The biographies of pioneering missionaries, or puritans resisting the English kings, or reformers facing heresy trials, or other heroes of the faith often impress us with great displays of trust in God. These heroes proclaimed the gospel to people about to kill them for it, preached when they’d be thrown in jail for doing so, and relied constantly on God for provision. Perhaps we see great trust as well in fellow church members—those fighting cancer, those with very sick family members, those who end up in severe financial trouble, those who go through great trouble with unbelieving family, and others. While many people go through various difficult trials and have to rely on God, some Christians experience mostly good providences to us, and that their “trials”—finals weeks and annoying people at work—hardly count. How then can such a person trust God? Continue reading “Trusting God When Life is Easy”
Some of the easiest and most common humor in our world is based on bodily functions, particularly excretion. To a lesser and milder extent, these same jokes are common in the conversations of Christians, even educated evangelicals. A common justification for these is the seemingly graphic nature of the Bible, particularly the Old Testament in the Law and histories, when discussing these sorts of topics. However, these might not actually be connected to the issue of determining appropriate humor. Looking at a couple passages will show that this is not crudeness, but actually direct glorification of God. Continue reading “Toward a Theology of the Restroom”
One of the core struggles of the Christian life is the tension between living in the world and being profoundly different from it. According to the Bible, we are in the world, but not of the world. We were once proud of and defined by worldly things and accomplishments, but now we count them all as loss in exchange for Christ. We understand that we are citizens of heaven, merely pilgrims passing through this present world. We know we need to lay aside what lies behind and press on to the goal—Jesus Christ. But in practice Christians usually fall short. Continue reading “Is Worldliness Really Such a Big Deal?”
No. It’s not. Why do I have to talk about this?
There’s a white supremacist who’s been in the news named Richard Spencer. He famously gave a speech at a conference in Washington, D.C. last November which he started with a Nazi salute and the proclamation, “Hail Trump! Hail our people! Hail victory!” It goes without saying that he’s an evil guy. Not only is he evil, but he holds a particularly evil viewpoint, not so much because God is more offended by some evil viewpoints than others so much as because his particularly viewpoint has dangerous consequences on other people. Furthermore, Naziism and racism are the two most vehemently hated evils in modern America. Continue reading “Is It Moral to Sucker Punch a Nazi?”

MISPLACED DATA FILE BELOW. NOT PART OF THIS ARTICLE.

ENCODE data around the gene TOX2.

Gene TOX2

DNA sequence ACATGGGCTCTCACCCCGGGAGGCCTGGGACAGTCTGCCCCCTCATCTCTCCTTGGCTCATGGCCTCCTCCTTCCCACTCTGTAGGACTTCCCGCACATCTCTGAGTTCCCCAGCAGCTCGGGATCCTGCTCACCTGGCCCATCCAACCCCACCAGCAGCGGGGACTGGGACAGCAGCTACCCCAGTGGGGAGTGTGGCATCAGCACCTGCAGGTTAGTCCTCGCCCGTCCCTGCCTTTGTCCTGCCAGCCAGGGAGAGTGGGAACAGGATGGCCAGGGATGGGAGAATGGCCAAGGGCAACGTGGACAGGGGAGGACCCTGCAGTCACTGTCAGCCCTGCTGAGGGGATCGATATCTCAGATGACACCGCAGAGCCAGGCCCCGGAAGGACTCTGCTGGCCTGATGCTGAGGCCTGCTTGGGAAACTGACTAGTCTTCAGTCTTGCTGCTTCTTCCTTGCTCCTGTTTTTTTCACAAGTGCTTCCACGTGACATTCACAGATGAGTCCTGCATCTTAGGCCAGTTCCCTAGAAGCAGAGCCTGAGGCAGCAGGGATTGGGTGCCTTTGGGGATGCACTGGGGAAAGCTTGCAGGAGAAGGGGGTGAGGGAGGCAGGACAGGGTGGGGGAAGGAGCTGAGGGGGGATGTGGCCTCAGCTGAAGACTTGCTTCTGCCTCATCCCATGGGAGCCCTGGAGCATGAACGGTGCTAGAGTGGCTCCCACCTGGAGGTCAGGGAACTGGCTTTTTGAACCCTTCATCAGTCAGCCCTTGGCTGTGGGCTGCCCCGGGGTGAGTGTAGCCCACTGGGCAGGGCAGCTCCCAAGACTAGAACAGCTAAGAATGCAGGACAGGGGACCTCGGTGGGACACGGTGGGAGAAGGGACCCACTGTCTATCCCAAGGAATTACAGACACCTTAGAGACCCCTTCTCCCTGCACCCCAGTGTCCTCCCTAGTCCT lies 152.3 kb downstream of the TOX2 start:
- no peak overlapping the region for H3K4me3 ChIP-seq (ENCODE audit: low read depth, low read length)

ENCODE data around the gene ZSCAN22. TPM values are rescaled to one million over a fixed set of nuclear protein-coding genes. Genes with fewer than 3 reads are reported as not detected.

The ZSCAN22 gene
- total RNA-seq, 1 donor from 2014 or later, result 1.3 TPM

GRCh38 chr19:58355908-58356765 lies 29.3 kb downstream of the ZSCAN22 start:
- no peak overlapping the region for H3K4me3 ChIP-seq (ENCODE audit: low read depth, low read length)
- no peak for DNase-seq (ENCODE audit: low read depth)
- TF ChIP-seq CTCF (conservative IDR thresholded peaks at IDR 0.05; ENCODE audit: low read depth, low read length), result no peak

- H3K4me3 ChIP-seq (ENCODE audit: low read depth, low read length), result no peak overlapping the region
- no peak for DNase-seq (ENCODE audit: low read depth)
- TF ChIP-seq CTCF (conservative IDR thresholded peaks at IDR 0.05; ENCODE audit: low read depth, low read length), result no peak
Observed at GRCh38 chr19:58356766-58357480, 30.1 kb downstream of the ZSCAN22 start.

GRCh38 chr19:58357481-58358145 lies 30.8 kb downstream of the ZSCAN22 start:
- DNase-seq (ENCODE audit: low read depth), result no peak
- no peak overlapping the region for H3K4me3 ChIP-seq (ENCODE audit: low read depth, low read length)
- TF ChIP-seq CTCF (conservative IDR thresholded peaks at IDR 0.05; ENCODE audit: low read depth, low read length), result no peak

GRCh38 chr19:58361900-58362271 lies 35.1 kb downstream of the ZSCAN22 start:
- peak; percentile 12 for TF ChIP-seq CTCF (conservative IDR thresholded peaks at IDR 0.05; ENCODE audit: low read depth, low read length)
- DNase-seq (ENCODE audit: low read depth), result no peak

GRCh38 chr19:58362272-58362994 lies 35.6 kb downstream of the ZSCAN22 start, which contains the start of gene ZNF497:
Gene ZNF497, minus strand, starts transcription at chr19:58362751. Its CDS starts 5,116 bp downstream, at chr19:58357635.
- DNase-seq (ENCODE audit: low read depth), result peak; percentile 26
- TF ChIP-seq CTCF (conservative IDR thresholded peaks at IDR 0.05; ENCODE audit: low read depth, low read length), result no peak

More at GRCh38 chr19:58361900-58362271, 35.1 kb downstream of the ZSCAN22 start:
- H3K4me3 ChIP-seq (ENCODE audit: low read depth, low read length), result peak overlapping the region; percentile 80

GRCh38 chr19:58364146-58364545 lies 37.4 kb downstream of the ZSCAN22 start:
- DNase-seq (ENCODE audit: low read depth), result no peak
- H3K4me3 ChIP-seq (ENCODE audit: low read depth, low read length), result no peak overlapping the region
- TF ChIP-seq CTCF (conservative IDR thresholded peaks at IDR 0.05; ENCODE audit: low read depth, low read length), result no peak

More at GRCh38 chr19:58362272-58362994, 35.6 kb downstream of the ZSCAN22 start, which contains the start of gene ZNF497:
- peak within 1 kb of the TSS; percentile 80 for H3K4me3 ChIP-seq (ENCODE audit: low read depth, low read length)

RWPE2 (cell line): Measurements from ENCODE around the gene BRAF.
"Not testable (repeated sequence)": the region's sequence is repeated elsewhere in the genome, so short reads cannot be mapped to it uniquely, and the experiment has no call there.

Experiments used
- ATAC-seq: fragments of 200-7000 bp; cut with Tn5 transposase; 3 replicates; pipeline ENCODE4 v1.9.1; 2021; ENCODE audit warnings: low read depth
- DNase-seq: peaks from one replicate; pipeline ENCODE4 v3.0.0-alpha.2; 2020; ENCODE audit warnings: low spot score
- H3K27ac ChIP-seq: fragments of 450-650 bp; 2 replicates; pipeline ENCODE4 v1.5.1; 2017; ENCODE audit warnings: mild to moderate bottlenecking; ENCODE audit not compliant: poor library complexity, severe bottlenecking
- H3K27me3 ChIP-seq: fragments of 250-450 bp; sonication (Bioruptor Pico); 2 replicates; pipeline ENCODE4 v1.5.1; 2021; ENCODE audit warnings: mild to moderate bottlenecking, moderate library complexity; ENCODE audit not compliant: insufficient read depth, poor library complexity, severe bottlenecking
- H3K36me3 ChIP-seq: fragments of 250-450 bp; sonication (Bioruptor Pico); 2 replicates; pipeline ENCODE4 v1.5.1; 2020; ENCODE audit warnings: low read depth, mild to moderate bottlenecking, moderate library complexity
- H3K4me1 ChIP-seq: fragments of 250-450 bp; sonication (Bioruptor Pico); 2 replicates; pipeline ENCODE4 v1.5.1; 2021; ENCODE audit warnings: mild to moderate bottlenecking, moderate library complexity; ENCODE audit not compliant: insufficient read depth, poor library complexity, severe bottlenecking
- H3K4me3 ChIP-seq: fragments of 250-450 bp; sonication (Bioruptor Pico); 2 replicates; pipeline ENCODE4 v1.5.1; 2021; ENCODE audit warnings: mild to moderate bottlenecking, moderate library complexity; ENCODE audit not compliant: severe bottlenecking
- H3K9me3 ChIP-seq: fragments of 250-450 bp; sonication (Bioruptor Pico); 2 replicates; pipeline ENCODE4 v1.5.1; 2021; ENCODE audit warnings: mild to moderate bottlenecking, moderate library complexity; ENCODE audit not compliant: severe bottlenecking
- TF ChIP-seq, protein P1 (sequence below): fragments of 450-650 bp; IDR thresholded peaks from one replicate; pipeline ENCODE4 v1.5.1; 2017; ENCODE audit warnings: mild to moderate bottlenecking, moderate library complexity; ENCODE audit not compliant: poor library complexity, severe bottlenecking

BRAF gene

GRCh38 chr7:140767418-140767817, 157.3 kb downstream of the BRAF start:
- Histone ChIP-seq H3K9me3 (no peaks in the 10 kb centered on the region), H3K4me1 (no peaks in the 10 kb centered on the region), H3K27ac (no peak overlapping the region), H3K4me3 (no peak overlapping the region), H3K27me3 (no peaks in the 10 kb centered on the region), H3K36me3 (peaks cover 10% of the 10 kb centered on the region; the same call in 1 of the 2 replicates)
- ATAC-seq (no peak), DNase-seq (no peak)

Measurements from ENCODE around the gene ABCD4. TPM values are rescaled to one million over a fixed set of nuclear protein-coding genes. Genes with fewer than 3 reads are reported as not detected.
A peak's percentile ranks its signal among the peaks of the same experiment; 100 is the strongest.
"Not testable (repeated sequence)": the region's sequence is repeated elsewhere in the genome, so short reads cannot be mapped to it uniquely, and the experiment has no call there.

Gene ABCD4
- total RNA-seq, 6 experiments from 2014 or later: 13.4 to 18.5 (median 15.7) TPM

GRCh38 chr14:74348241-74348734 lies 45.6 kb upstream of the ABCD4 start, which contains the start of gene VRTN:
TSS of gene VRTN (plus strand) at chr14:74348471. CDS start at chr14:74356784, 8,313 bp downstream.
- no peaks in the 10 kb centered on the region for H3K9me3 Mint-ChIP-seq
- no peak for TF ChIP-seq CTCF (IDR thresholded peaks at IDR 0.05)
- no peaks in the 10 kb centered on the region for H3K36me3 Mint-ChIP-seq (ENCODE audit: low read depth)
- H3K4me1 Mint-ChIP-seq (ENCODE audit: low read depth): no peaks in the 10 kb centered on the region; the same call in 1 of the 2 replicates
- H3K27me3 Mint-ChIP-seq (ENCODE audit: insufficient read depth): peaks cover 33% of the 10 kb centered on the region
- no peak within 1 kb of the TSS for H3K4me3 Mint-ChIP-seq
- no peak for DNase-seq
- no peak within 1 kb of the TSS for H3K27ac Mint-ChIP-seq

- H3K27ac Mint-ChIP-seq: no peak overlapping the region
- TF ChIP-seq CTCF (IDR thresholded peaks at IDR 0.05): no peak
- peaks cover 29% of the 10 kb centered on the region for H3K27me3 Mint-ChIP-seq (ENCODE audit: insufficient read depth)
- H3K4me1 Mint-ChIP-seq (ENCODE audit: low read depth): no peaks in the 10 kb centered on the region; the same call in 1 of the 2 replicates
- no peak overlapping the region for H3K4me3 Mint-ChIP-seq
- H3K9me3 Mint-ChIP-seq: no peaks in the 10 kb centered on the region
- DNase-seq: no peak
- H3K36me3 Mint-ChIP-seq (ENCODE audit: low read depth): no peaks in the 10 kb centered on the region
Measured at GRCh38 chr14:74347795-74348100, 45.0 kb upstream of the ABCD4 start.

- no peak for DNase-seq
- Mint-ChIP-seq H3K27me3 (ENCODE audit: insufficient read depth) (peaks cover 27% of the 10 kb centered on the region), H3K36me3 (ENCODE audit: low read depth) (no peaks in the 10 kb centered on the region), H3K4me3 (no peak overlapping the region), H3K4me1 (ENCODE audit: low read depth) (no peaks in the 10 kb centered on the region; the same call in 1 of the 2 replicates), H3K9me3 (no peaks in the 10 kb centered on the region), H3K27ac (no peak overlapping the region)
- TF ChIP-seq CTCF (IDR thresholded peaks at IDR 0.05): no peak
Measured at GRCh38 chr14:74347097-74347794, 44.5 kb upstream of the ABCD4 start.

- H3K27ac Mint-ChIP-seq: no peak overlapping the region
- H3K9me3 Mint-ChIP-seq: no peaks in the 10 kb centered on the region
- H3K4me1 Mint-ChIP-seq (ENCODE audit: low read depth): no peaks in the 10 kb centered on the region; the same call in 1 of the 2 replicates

Disclaimer: These are Grant’s political views, not necessarily Chris’s or Calvin’s. They’re welcome to write their own posts. Continue reading “Election 2016: It’s the End of the World as We Know It, and I Feel Fine”
We’ve all seen them. Listicles are articles that are just lists of short bullet points, usually with pictures. And they’ve even made their way to the Christian blogosphere! Like this one, and this one, and worst of all this one. But this medium must DIE!
Here’s a listicle of 8 reasons why that’s the case: Continue reading “8 Reasons Christian Listicles Must DIE!”
Calvin, Chris, and I had a casual conversation that we recorded for your enjoyment. Highlights:
- Various life updates
- Chris’s thoughts on the church’s response to current racial tensions
- Calvin’s thoughts on abortion and a future post
- Grant’s outro reminding us this may be the only episode ever of the Citizens&Sons Show